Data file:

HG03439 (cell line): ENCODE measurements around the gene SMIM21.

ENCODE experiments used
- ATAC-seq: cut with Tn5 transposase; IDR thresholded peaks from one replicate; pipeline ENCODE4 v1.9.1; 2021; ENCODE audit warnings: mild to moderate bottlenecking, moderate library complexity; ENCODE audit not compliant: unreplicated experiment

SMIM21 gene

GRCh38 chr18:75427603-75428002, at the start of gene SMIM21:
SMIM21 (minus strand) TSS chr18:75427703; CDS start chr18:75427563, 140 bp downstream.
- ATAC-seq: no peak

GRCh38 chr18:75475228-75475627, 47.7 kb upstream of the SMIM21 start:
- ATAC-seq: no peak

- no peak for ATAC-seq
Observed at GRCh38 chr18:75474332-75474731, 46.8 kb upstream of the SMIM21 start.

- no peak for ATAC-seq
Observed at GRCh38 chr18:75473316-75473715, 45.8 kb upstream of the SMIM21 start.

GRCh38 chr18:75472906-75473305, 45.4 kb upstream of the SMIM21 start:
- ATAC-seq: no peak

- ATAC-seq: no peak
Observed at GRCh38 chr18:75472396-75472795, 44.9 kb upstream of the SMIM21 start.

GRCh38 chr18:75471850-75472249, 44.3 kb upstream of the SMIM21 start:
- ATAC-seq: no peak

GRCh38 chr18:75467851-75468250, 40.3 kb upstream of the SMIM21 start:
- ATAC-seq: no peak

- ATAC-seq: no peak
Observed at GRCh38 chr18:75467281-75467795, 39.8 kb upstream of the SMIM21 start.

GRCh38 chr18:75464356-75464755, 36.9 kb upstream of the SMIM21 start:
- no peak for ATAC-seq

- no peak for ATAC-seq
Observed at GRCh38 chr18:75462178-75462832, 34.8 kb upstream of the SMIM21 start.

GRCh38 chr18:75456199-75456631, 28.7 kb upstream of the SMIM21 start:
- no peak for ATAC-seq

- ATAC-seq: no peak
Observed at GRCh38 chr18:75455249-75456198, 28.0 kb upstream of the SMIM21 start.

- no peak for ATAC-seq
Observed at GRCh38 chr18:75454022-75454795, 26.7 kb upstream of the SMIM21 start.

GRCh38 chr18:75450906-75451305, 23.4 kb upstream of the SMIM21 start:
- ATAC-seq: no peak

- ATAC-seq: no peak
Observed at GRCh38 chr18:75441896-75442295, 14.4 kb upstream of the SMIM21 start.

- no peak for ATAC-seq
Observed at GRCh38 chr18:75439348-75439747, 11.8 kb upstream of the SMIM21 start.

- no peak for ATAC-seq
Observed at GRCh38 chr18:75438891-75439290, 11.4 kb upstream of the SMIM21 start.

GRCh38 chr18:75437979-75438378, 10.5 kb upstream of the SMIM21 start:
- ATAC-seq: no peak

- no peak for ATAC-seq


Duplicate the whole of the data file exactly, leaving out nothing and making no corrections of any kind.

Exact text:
HG03439 (cell line): ENCODE measurements around the gene SMIM21.

ENCODE experiments used
- ATAC-seq: cut with Tn5 transposase; IDR thresholded peaks from one replicate; pipeline ENCODE4 v1.9.1; 2021; ENCODE audit warnings: mild to moderate bottlenecking, moderate library complexity; ENCODE audit not compliant: unreplicated experiment

SMIM21 gene

GRCh38 chr18:75427603-75428002, at the start of gene SMIM21:
SMIM21 (minus strand) TSS chr18:75427703; CDS start chr18:75427563, 140 bp downstream.
- ATAC-seq: no peak

GRCh38 chr18:75475228-75475627, 47.7 kb upstream of the SMIM21 start:
- ATAC-seq: no peak

- no peak for ATAC-seq
Observed at GRCh38 chr18:75474332-75474731, 46.8 kb upstream of the SMIM21 start.

- no peak for ATAC-seq
Observed at GRCh38 chr18:75473316-75473715, 45.8 kb upstream of the SMIM21 start.

GRCh38 chr18:75472906-75473305, 45.4 kb upstream of the SMIM21 start:
- ATAC-seq: no peak

- ATAC-seq: no peak
Observed at GRCh38 chr18:75472396-75472795, 44.9 kb upstream of the SMIM21 start.

GRCh38 chr18:75471850-75472249, 44.3 kb upstream of the SMIM21 start:
- ATAC-seq: no peak

GRCh38 chr18:75467851-75468250, 40.3 kb upstream of the SMIM21 start:
- ATAC-seq: no peak

- ATAC-seq: no peak
Observed at GRCh38 chr18:75467281-75467795, 39.8 kb upstream of the SMIM21 start.

GRCh38 chr18:75464356-75464755, 36.9 kb upstream of the SMIM21 start:
- no peak for ATAC-seq

- no peak for ATAC-seq
Observed at GRCh38 chr18:75462178-75462832, 34.8 kb upstream of the SMIM21 start.

GRCh38 chr18:75456199-75456631, 28.7 kb upstream of the SMIM21 start:
- no peak for ATAC-seq

- ATAC-seq: no peak
Observed at GRCh38 chr18:75455249-75456198, 28.0 kb upstream of the SMIM21 start.

- no peak for ATAC-seq
Observed at GRCh38 chr18:75454022-75454795, 26.7 kb upstream of the SMIM21 start.

GRCh38 chr18:75450906-75451305, 23.4 kb upstream of the SMIM21 start:
- ATAC-seq: no peak

- ATAC-seq: no peak
Observed at GRCh38 chr18:75441896-75442295, 14.4 kb upstream of the SMIM21 start.

- no peak for ATAC-seq
Observed at GRCh38 chr18:75439348-75439747, 11.8 kb upstream of the SMIM21 start.

- no peak for ATAC-seq
Observed at GRCh38 chr18:75438891-75439290, 11.4 kb upstream of the SMIM21 start.

GRCh38 chr18:75437979-75438378, 10.5 kb upstream of the SMIM21 start:
- ATAC-seq: no peak

- no peak for ATAC-seq